Warren, Jayapal, In Letter to Chief Justice Roberts, Raise Concerns After Recent Report Reveals Dozens of Judicial Ethics Violations
Chief Justice is Head of Judicial Conference, Which Sets Rules for Federal Judges
Washington, DC – United States Senator Elizabeth Warren (D-Mass.) and Representative Pramila Jayapal (D-Wash.) sent a letter to Chief Justice John Roberts regarding a recent Wall Street Journal report that over 131 federal judges have violated federal law and ethics guidelines by overseeing cases involving companies in which they or their family members owned individual stock. In the letter, the lawmakers ask the Chief Justice, who serves as the presiding officer of the Judicial Conference of the United States, about the Judicial Conference’s response to the Wall Street Journal’s findings, the causes of the violations, other ethics breaches known to the Judicial Conference, and the Supreme Court’s ethics commitments.
“These actions raise questions about the judgment and integrity of these individuals and will justifiably reduce public confidence in the justice system. Likewise, they raise questions about whether you have done enough in your role as the presiding officer of the Judicial Conference of the United States to establish and enforce ethics rules and uphold the integrity of the federal judiciary,” wrote the lawmakers.
On September 28, 2021, the Wall Street Journal revealed extensive violations of 28 U.S.C. § 455 and Canon 3 of the Code of Conduct for U.S. Judges among the federal judiciary. Federal judges must disqualify themselves from proceedings when they, their spouses, or their minor children have a “financial interest in … a party to the proceeding … , however small.” But between 2010 and 2018, 131 federal judges failed to properly recuse themselves from at least 685 cases in which they or their family members owned the stock of companies before them. The judges’ violations -- in addition to documented recusal failures by Justices of the Supreme Court -- raise serious questions about the federal judiciary’s systems of ethics and accountability.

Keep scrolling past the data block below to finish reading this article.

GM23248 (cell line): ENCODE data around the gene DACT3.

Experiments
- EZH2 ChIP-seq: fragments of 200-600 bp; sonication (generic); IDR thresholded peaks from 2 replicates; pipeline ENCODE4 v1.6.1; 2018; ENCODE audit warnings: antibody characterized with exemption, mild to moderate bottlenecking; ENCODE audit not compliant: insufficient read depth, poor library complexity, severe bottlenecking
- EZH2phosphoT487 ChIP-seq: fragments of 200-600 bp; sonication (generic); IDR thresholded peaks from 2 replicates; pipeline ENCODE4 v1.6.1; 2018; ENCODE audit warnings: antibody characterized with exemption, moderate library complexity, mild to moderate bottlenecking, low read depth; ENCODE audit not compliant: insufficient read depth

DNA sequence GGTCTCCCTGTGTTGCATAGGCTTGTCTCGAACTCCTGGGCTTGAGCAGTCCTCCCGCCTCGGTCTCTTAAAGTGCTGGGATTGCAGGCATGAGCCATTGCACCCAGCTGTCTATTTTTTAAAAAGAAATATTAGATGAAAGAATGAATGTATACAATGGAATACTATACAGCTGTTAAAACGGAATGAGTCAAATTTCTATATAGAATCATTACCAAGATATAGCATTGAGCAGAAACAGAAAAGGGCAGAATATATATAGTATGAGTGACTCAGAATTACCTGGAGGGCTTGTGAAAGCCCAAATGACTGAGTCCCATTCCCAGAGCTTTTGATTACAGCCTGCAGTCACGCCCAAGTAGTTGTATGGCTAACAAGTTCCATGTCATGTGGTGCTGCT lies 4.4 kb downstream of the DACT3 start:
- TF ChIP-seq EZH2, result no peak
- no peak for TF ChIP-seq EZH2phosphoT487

In the letter, the lawmakers highlight that their bill, the Anti-Corruption and Public Integrity Act, would close gaps in the judicial ethics system and restore public trust in the federal judiciary by enhancing transparency, overhauling the recusal system, eliminating the possibility of the most troubling financial conflicts like those described by the Journal, and establishing real consequences for violations of federal ethics laws.
Senator Warren has long called for the need to strengthen ethics standards to root out corruption in Washington and the federal judiciary. Last week, Senator Warren called out the culture of corruption among high-ranking Federal Reserve officials during a speech on the Senate Floor following recent reports of ethically questionable financial activity. Senator Warren also called on the Securities and Exchange Commission to investigate securities trades by Federal Reserve officials to determine if they may have violated insider trading rules. Senator Warren also urged 12 regional Fed Presidents to adopt stricter ethics rules after troubling reports of trading by two Fed Presidents.